“After the birth of my son last Thursday I was over the moon…but something kept telling me something was wrong and after the experience I went through I will never doubt my intuition! Three days after birth I knew something was wrong when I had been experiencing severe edema, painful headaches that wouldn’t go away, and sky high blood pressure. I decided to go to the emergency room and the doctors then told me I had developed postpartum preeclampsia. I was immediately admitted, I was at high risk for seizures, a stroke and even the possibility of going into a coma. After four very long, emotional, rough days I am finally responding to medication that is maintaining and stabilizing my blood pressure. I am back home with my baby and my fiance and most importantly I am alive and well…If I didn’t rush to the emergency room when I did, the signs I was showing could have been fatal for me. I appreciate my life so much more.” — @Ox.vs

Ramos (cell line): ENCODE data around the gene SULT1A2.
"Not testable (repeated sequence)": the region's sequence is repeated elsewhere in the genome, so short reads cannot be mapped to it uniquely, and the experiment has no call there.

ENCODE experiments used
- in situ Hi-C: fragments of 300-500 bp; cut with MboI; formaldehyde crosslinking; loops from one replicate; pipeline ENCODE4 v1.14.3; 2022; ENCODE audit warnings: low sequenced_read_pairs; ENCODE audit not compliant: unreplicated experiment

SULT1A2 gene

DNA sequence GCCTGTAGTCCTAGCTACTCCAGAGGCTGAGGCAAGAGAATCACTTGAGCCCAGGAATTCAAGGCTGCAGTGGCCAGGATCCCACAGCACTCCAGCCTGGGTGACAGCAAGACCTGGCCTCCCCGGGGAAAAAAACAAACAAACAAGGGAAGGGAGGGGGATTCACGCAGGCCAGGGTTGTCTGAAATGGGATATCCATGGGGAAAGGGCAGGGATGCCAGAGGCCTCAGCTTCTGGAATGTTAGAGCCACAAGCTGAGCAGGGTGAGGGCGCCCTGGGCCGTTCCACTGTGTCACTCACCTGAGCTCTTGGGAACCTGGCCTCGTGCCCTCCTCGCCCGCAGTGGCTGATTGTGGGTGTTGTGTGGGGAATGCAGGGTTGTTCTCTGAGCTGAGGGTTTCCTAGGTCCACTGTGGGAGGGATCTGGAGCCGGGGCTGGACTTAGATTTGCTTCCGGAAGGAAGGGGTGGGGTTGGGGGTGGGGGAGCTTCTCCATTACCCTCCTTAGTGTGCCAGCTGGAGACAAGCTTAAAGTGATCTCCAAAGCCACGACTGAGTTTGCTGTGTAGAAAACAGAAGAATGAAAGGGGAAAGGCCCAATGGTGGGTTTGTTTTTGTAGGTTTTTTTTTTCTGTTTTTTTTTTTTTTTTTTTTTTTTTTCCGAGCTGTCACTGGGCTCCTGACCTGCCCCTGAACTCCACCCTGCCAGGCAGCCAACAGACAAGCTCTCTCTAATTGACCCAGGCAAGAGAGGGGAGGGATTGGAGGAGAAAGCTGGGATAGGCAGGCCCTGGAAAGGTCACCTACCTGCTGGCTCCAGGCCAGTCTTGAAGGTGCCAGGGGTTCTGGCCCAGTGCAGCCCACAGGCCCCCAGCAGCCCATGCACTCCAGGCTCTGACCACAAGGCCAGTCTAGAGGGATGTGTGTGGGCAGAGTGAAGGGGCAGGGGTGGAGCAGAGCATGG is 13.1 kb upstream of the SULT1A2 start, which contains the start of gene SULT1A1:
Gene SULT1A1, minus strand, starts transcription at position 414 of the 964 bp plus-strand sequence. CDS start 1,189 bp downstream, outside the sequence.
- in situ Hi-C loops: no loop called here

“My first birth, I was in labor barely an hour when I told my husband to call the midwife. I had to push before she even got there. She didn’t even check me, but when I said I had to push she called the backup and got set up and my daughter was born 20 minutes later. So glad I didn’t fall into the thought that first births take a long time, or else I would have been birthing unassisted. Very glad to have planned a homebirth from the get go! Though my midwife training would have come in handy!” — Meganne Odile Coyle
“My baby’s bilirubin levels were high. Day three of life, the pediatrician made the assumption I wasn’t producing enough milk. “The baby will eat it if it’s there,” he said, and told us we needed to supplement with formula. I asked for a pump and made them weigh him before and after a feeding as well as pumped after. I was producing more than enough and wouldn’t you know it, his chart was being read wrong and he had been back to normal levels on day 2. Still breastfeeding like a champ nine months later.” — Marji Taylor